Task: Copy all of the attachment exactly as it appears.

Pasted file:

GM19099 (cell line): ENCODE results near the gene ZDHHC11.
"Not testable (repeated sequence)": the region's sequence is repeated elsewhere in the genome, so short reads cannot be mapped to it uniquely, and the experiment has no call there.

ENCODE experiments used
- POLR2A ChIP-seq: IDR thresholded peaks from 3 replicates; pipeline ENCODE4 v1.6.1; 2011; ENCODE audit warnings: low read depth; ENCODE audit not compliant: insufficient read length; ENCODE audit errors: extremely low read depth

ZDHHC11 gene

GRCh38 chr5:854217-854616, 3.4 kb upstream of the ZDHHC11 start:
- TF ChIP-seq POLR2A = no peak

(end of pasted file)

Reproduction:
GM19099 (cell line): ENCODE results near the gene ZDHHC11.
"Not testable (repeated sequence)": the region's sequence is repeated elsewhere in the genome, so short reads cannot be mapped to it uniquely, and the experiment has no call there.

ENCODE experiments used
- POLR2A ChIP-seq: IDR thresholded peaks from 3 replicates; pipeline ENCODE4 v1.6.1; 2011; ENCODE audit warnings: low read depth; ENCODE audit not compliant: insufficient read length; ENCODE audit errors: extremely low read depth

ZDHHC11 gene

GRCh38 chr5:854217-854616, 3.4 kb upstream of the ZDHHC11 start:
- TF ChIP-seq POLR2A = no peak